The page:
The vast majority of migrants are not crossing the borders with malicious intent. Many of these men, women, and children simply hope of a better life. The threat of being caught does not discourage migrants from striving for a better life. According to research performed by Wayne A. Cornelius, the Director of the Center for Comparative Immigration Studies at University of California, San Diego, “Even if apprehended, the vast majority (92-97%) keep trying to cross [the border] until they succeed.”[4] The persistence shown by migrants is truly amazing. In recent years migrants have turned to the help of professional people-smugglers, known as coyotes.[5] Coyotes provide their services to hopeful migrants who are trying to cross the border in the safest and most secretive way possible. While some coyotes are honest guides trying to help their clients, others are ruthless individuals who take advantage of their clients. In 2010 border patrol agents, park rangers, and other various authorities discovered two hundred fifty two dead bodies within the Arizona desert.[6] Clearly, these deaths have become a bigger problem as time has worn on.

Although this problem has become a very large and dangerous one, certain groups help the immigrants. Tucson-based No More Deaths for example has made great strides in helping reduce deaths throughout the desert. Members of No More Deaths patrol the desert dropping off nonperishable items such as granola bars, Gatorade, and applesauce for migrants in need.[7] The men and women of the program believe this is not an immigration issue; rather it is a human rights issue. Deaths of innocent families have become a huge problem and No More Deaths activists are trying to put an end to it.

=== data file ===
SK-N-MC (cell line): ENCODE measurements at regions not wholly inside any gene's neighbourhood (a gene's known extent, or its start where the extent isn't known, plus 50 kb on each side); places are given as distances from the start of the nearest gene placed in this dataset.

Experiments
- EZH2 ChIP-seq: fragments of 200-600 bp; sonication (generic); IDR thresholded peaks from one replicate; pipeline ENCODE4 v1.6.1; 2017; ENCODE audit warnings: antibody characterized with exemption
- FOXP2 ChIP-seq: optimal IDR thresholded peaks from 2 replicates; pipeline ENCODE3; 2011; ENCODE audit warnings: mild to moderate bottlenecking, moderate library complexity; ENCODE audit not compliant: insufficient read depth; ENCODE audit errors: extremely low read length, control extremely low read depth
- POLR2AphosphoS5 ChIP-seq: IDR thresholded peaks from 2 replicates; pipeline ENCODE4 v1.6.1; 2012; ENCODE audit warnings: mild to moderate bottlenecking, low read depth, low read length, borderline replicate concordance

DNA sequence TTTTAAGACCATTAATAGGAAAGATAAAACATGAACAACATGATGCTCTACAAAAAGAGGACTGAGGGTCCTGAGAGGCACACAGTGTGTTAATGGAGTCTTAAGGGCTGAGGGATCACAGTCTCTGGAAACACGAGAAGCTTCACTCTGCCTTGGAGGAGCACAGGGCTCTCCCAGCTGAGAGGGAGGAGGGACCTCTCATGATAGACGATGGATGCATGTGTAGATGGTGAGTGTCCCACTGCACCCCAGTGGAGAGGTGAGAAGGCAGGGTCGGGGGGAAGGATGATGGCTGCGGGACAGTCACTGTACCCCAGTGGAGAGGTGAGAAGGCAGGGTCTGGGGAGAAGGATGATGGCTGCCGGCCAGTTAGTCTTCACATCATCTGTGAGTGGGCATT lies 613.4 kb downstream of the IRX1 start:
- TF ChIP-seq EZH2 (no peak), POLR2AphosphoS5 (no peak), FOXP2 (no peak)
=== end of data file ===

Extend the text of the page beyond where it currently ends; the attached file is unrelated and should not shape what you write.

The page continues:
While U.S. citizens often view illegal immigration negatively, there is a side to the story that Americans often don’t see. The lives of these migrants are very fascinating. They are human beings just like any American citizen. They are trying to make a better living for themselves and their families. Immigration is the only answer for many of these people. Before judging take a look at their stories.


[1] Regan, Margaret, The Death of Josseline: Immigration Stories from the Arizona Borderlands (Boston: Beacon Press, 2010).

[2] Nielsen, Chris, “Illegal Immigrants Bring Problems to Border Parks,” University of Miami, School of Communication, May 5, 2008.

[3] “Behind Decline in US-Mexico Border Crossings: Higher Risks, Lower Rewards.” The Christian Science Monitor. The Christian Science Monitor, 14 Dec. 2011. Web. 21 Apr. 2012.

[4] Cornelius, Wayne, Border Battles The U.S. Immigration Debates, “Impacts of Border Enforcement on Unauthorized Mexican Migration to the United States,” http://borderbattles.ssrc.org/Cornelius/ (Accessed April 20, 2012)

[5] Cornelius, Wayne, Border Battles The U.S. Immigration Debates, “Impacts of Border Enforcement on Unauthorized Mexican Migration to the United States,” http://borderbattles.ssrc.org/Cornelius/ (Accessed April 20, 2012)

[6] Robbins, Ted. “Illegal Immigrant Deaths Set Record In Arizona.” NPR. NPR, 06 Oct. 2010. http://www.npr.org/templates/story/story.php?storyId=130369998 (Accessed April 23, 2012).

[7] Regan, Margaret, The Death of Josseline: Immigration Stories from the Arizona Borderlands (Boston: Beacon Press, 2010).